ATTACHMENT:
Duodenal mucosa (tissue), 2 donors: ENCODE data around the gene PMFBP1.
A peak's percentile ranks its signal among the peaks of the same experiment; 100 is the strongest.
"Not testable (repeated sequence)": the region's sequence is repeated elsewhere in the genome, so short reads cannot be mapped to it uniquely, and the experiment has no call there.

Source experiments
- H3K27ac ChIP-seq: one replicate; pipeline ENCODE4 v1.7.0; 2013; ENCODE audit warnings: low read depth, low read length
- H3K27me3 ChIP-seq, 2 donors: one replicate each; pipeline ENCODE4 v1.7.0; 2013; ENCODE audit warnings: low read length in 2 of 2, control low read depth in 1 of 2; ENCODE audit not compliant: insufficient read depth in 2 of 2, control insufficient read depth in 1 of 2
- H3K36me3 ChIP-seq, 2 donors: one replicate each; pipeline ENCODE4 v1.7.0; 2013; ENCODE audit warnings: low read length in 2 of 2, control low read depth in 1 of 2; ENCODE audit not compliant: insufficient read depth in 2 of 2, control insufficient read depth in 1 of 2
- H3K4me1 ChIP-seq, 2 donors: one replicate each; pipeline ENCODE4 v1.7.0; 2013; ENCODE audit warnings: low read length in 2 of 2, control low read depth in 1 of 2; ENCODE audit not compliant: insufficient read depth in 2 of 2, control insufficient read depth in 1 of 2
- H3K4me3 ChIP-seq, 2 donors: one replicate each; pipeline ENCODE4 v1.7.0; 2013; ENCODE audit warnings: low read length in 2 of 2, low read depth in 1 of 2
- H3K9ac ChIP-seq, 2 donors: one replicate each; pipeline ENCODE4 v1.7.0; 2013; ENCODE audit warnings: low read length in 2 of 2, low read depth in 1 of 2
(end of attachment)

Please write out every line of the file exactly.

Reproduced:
Duodenal mucosa (tissue), 2 donors: ENCODE data around the gene PMFBP1.
A peak's percentile ranks its signal among the peaks of the same experiment; 100 is the strongest.
"Not testable (repeated sequence)": the region's sequence is repeated elsewhere in the genome, so short reads cannot be mapped to it uniquely, and the experiment has no call there.

Source experiments
- H3K27ac ChIP-seq: one replicate; pipeline ENCODE4 v1.7.0; 2013; ENCODE audit warnings: low read depth, low read length
- H3K27me3 ChIP-seq, 2 donors: one replicate each; pipeline ENCODE4 v1.7.0; 2013; ENCODE audit warnings: low read length in 2 of 2, control low read depth in 1 of 2; ENCODE audit not compliant: insufficient read depth in 2 of 2, control insufficient read depth in 1 of 2
- H3K36me3 ChIP-seq, 2 donors: one replicate each; pipeline ENCODE4 v1.7.0; 2013; ENCODE audit warnings: low read length in 2 of 2, control low read depth in 1 of 2; ENCODE audit not compliant: insufficient read depth in 2 of 2, control insufficient read depth in 1 of 2
- H3K4me1 ChIP-seq, 2 donors: one replicate each; pipeline ENCODE4 v1.7.0; 2013; ENCODE audit warnings: low read length in 2 of 2, control low read depth in 1 of 2; ENCODE audit not compliant: insufficient read depth in 2 of 2, control insufficient read depth in 1 of 2
- H3K4me3 ChIP-seq, 2 donors: one replicate each; pipeline ENCODE4 v1.7.0; 2013; ENCODE audit warnings: low read length in 2 of 2, low read depth in 1 of 2
- H3K9ac ChIP-seq, 2 donors: one replicate each; pipeline ENCODE4 v1.7.0; 2013; ENCODE audit warnings: low read length in 2 of 2, low read depth in 1 of 2